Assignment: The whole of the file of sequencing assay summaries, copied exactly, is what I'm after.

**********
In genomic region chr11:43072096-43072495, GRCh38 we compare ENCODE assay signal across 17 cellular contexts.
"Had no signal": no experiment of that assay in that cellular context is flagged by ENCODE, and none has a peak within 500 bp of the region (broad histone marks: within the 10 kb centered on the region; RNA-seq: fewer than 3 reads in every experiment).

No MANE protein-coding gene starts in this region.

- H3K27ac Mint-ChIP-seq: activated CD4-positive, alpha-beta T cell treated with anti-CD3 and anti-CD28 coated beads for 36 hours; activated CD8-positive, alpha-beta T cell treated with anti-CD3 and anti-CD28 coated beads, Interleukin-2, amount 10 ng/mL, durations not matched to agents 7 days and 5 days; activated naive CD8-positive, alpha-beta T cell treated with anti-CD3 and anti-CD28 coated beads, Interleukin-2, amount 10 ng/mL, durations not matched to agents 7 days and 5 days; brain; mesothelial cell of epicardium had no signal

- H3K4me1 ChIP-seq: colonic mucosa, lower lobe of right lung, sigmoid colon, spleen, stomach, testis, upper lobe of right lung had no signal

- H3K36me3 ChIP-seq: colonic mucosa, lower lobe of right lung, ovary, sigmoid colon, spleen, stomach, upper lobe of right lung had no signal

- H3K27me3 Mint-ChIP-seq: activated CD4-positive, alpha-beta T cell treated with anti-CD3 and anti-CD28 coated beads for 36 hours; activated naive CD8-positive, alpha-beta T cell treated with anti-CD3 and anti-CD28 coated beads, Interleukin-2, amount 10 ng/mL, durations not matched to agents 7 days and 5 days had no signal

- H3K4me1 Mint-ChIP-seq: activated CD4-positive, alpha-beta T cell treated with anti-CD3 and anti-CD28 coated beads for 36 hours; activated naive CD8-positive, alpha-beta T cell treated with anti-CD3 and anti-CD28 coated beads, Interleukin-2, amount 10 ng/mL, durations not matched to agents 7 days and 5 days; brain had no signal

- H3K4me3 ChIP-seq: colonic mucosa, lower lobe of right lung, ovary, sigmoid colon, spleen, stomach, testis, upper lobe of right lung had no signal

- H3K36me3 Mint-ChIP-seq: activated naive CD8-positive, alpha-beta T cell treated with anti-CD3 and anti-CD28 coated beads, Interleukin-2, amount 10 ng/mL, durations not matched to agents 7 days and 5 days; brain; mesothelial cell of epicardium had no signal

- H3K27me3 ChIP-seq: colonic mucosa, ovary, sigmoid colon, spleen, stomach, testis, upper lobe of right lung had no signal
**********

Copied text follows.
In genomic region chr11:43072096-43072495, GRCh38 we compare ENCODE assay signal across 17 cellular contexts.
"Had no signal": no experiment of that assay in that cellular context is flagged by ENCODE, and none has a peak within 500 bp of the region (broad histone marks: within the 10 kb centered on the region; RNA-seq: fewer than 3 reads in every experiment).

No MANE protein-coding gene starts in this region.

- H3K27ac Mint-ChIP-seq: activated CD4-positive, alpha-beta T cell treated with anti-CD3 and anti-CD28 coated beads for 36 hours; activated CD8-positive, alpha-beta T cell treated with anti-CD3 and anti-CD28 coated beads, Interleukin-2, amount 10 ng/mL, durations not matched to agents 7 days and 5 days; activated naive CD8-positive, alpha-beta T cell treated with anti-CD3 and anti-CD28 coated beads, Interleukin-2, amount 10 ng/mL, durations not matched to agents 7 days and 5 days; brain; mesothelial cell of epicardium had no signal

- H3K4me1 ChIP-seq: colonic mucosa, lower lobe of right lung, sigmoid colon, spleen, stomach, testis, upper lobe of right lung had no signal

- H3K36me3 ChIP-seq: colonic mucosa, lower lobe of right lung, ovary, sigmoid colon, spleen, stomach, upper lobe of right lung had no signal

- H3K27me3 Mint-ChIP-seq: activated CD4-positive, alpha-beta T cell treated with anti-CD3 and anti-CD28 coated beads for 36 hours; activated naive CD8-positive, alpha-beta T cell treated with anti-CD3 and anti-CD28 coated beads, Interleukin-2, amount 10 ng/mL, durations not matched to agents 7 days and 5 days had no signal

- H3K4me1 Mint-ChIP-seq: activated CD4-positive, alpha-beta T cell treated with anti-CD3 and anti-CD28 coated beads for 36 hours; activated naive CD8-positive, alpha-beta T cell treated with anti-CD3 and anti-CD28 coated beads, Interleukin-2, amount 10 ng/mL, durations not matched to agents 7 days and 5 days; brain had no signal

- H3K4me3 ChIP-seq: colonic mucosa, lower lobe of right lung, ovary, sigmoid colon, spleen, stomach, testis, upper lobe of right lung had no signal

- H3K36me3 Mint-ChIP-seq: activated naive CD8-positive, alpha-beta T cell treated with anti-CD3 and anti-CD28 coated beads, Interleukin-2, amount 10 ng/mL, durations not matched to agents 7 days and 5 days; brain; mesothelial cell of epicardium had no signal

- H3K27me3 ChIP-seq: colonic mucosa, ovary, sigmoid colon, spleen, stomach, testis, upper lobe of right lung had no signal